Book cover for Connections Are Everything: A College Student's Guide to Relationship-Rich Education by Peter Felten, Leo M. Lambert, Isis Artze-Vega, and Oscar R. Miranda Tapia. An illustration of a female student in graduation cap and gown is surrounded by illustrations of various people (other students, professors, and many other people) -- all these people are connected by lines, forming a network.
Buy in Print

ISBN: 9781421443126

Johns Hopkins University Press, July 2023

Read for free on Project Muse

This chapter emphasizes that students are the key actor in forming educational relationships and creating a meaningful college experience. This is not all on the student, of course. Colleges and universities have many resources to support and challenge students. Still, what students do is essential to their experience in college.

This chapter helps students recognize the many strengths they bring to college that will help them form meaningful relationships and reach them goals.

Change can be exciting and uncomfortable, but if students choose to act and to raise their voice, they will find that they have what it takes to thrive.

Ask Yourself...

  1. Looking back on your life, what are the things you’ve worked toward and achieved? What did you do (for example, practice every day or ask questions of someone who knows more than you) and what did you believe (for example, “I can do this” and “I won’t give up”) that made it possible for you to achieve those things? How can you apply those same practices and beliefs to your college experience?
  2. If we asked the people who know you best (for instance, your closest friends, family, spouse, kids, or colleagues) to describe your strengths, what would they tell us?
  3. Take a moment to reflect on where you want to be after college. What do you imagine yourself doing? With whom may you want to connect or continue being connected with along this journey?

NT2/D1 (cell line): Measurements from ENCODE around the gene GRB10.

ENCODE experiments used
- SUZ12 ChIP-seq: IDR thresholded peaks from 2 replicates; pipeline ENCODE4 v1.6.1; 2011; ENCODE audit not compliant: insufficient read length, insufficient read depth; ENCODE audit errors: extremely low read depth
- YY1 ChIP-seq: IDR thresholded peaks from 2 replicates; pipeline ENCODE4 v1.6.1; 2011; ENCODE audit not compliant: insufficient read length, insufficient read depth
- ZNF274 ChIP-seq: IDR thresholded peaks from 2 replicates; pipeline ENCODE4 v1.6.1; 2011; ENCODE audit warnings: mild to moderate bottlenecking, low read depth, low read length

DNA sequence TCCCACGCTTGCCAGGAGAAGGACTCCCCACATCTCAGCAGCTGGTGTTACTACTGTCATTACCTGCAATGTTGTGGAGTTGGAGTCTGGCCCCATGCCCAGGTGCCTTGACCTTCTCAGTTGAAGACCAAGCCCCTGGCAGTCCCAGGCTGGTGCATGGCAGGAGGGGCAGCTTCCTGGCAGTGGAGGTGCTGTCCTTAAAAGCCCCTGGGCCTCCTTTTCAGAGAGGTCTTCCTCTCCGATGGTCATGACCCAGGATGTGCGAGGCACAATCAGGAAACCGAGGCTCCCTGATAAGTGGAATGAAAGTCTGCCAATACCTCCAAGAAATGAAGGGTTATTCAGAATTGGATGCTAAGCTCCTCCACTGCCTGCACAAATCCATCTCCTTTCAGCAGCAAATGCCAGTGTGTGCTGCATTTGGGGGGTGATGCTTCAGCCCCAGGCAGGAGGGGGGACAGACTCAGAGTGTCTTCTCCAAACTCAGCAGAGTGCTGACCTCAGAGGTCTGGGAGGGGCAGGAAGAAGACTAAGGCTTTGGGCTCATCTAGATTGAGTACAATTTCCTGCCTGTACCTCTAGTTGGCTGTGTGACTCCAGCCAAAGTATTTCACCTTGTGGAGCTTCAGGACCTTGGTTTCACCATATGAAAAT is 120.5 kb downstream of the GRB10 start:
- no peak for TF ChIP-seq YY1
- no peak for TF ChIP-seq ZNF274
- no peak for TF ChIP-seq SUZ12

Try This!

  1. Take a few minutes to list your strengths in each of the six categories below, and then think about how your different strengths could help you succeed and thrive in college:
    • social (for example, ability to relate to others, ability to maintain relationships for a long time)
    • academic (ability in writing, math, computing, or another subject area)
    • athletic (skill at a team or individual sport)
    • artistic (skill in drawing, singing, music, or other creative pursuits)
    • mechanical (ability to build, assemble, or construct)
    • cultural/spiritual (knowledge and practices)
  2. Make a list of the individuals who are already part of your life, and think about whether any these people could support you in additional ways—and how you can express your gratitude for what they’ve done for you already:
    • Who do you turn to when you need emotional support?
    • Do you have a person in your life that you talk to about values that ground you?
    • Who in your network of relationships shares an important identity with you?
  3. Look through your social network connections to find one or more individuals who attend your college (or who know someone who does). Consider sending a private message to ask someone in your network a question or to see if they would be open to meeting with you to talk about your shared interests.